Make cannabis a controlled drug – legalise and regulate it

Cannabis is not a controlled drug, despite what politicians and police may tell you. A substance cannot be said to be "controlled" unless the trade in that substance is controlled.

Prohibition – the policy applied to cannabis – makes any control of the trade impossible because:

1: We have no idea who sells cannabis
2: We have no idea where cannabis is sold from
3: We have no way to control what is sold in terms of strength, purity or – and this is perhaps the most important aspect – type; different types or strains of cannabis contain different ratios of THC and CBD which may be very important if the claims of a link to mental ill-health are true.
4: There can be no restriction on the trade such as age limits
5: Dealers often don’t know what they’re selling – the only qualification needed to be a dealer is unaccountability.

In addition we can't even study the user group. Because the use of cannabis is illegal there is no way to take valid statistical measurements of the consumers or of what they are buying. This is why the move from imported hash to so-called "skunk" went unnoticed for 10 years by the authorities who claim to be in control.

Why is this idea important?

Cannabis is not a controlled drug, despite what politicians and police may tell you. A substance cannot be said to be "controlled" unless the trade in that substance is controlled.

Prohibition – the policy applied to cannabis – makes any control of the trade impossible because:

1: We have no idea who sells cannabis
2: We have no idea where cannabis is sold from
3: We have no way to control what is sold in terms of strength, purity or – and this is perhaps the most important aspect – type; different types or strains of cannabis contain different ratios of THC and CBD which may be very important if the claims of a link to mental ill-health are true.
4: There can be no restriction on the trade such as age limits
5: Dealers often don’t know what they’re selling – the only qualification needed to be a dealer is unaccountability.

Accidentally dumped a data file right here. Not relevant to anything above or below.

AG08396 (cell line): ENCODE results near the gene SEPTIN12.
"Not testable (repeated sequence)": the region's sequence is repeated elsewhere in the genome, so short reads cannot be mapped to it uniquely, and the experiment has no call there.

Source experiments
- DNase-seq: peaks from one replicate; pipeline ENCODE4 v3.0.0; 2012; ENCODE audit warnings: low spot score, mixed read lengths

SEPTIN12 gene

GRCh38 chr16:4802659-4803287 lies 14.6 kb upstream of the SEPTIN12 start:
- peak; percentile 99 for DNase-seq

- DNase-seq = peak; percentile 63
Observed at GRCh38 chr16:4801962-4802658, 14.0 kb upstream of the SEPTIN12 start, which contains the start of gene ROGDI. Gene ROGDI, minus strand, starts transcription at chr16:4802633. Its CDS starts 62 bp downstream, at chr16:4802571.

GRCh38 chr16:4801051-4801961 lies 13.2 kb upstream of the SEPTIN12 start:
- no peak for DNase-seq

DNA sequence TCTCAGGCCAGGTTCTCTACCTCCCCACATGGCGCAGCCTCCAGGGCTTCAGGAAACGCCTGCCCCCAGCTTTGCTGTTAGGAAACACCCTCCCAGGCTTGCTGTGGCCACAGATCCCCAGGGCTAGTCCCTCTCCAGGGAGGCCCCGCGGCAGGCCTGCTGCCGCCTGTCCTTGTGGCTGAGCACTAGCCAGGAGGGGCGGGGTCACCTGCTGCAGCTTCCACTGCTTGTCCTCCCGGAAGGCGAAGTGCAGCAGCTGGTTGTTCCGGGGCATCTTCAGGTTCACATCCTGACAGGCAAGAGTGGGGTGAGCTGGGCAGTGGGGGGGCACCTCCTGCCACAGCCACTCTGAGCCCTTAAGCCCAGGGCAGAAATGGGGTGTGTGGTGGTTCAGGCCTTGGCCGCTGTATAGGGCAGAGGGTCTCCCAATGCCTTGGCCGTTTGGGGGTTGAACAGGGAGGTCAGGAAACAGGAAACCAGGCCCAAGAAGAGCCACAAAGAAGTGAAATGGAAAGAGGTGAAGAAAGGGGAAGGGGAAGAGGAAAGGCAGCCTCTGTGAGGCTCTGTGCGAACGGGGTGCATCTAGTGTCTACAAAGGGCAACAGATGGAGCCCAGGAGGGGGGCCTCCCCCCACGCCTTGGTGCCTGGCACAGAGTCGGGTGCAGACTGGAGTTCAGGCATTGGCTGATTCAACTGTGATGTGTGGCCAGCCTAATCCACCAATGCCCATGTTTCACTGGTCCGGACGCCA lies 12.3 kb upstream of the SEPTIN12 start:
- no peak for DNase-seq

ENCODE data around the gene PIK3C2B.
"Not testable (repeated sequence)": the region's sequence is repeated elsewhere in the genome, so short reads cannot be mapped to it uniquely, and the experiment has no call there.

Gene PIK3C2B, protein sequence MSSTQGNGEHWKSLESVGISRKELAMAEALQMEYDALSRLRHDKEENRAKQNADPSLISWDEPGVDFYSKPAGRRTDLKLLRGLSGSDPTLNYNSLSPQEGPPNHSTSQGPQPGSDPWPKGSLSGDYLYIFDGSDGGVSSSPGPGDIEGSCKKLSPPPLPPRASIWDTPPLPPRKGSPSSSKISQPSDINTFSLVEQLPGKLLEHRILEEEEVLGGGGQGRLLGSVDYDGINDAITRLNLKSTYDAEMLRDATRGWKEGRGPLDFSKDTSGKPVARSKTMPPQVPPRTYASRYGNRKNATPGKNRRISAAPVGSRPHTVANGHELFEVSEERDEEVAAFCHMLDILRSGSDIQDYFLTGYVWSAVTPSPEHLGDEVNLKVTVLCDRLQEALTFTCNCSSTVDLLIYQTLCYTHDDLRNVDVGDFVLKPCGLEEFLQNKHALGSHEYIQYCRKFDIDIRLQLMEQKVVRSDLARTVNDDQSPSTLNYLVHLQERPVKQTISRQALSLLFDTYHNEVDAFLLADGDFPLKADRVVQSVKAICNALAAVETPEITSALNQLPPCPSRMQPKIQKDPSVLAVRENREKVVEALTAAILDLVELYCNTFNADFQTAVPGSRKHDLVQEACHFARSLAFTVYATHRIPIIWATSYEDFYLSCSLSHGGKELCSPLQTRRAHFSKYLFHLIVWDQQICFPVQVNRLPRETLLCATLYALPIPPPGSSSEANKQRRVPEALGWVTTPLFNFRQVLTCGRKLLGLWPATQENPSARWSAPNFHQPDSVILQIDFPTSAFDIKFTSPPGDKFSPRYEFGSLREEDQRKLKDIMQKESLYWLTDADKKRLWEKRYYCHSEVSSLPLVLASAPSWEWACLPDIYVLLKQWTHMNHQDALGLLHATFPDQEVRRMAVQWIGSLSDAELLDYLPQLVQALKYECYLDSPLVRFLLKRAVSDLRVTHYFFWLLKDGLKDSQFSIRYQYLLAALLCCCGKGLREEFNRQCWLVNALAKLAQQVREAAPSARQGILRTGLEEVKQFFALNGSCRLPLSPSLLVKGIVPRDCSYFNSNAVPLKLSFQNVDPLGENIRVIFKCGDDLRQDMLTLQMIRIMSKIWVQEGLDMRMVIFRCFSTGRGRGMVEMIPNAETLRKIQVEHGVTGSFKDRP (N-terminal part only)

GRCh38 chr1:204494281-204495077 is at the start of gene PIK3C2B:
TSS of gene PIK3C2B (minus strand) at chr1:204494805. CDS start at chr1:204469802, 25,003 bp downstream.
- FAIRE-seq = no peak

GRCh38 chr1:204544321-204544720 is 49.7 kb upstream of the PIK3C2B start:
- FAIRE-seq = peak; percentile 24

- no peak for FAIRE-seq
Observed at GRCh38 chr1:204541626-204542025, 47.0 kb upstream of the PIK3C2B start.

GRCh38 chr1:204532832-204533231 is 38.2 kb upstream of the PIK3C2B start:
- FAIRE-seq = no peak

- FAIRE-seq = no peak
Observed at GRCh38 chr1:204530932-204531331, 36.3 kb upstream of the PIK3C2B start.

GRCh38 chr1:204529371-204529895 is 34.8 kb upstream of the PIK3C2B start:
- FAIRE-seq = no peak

In addition we can't even study the user group. Because the use of cannabis is illegal there is no way to take valid statistical measurements of the consumers or of what they are buying. This is why the move from imported hash to so-called "skunk" went unnoticed for 10 years by the authorities who claim to be in control.

Make cannabis a controlled drug – legalise and regulate it

Cannabis is not a controlled drug, despite what politicians and police may tell you. A substance cannot be said to be "controlled" unless the trade in that substance is controlled.

Prohibition – the policy applied to cannabis – makes any control of the trade impossible because:

1: We have no idea who sells cannabis
2: We have no idea where cannabis is sold from
3: We have no way to control what is sold in terms of strength, purity or – and this is perhaps the most important aspect – type; different types or strains of cannabis contain different ratios of THC and CBD which may be very important if the claims of a link to mental ill-health are true.
4: There can be no restriction on the trade such as age limits
5: Dealers often don’t know what they’re selling – the only qualification needed to be a dealer is unaccountability.

In addition we can't even study the user group. Because the use of cannabis is illegal there is no way to take valid statistical measurements of the consumers or of what they are buying. This is why the move from imported hash to so-called "skunk" went unnoticed for 10 years by the authorities who claim to be in control.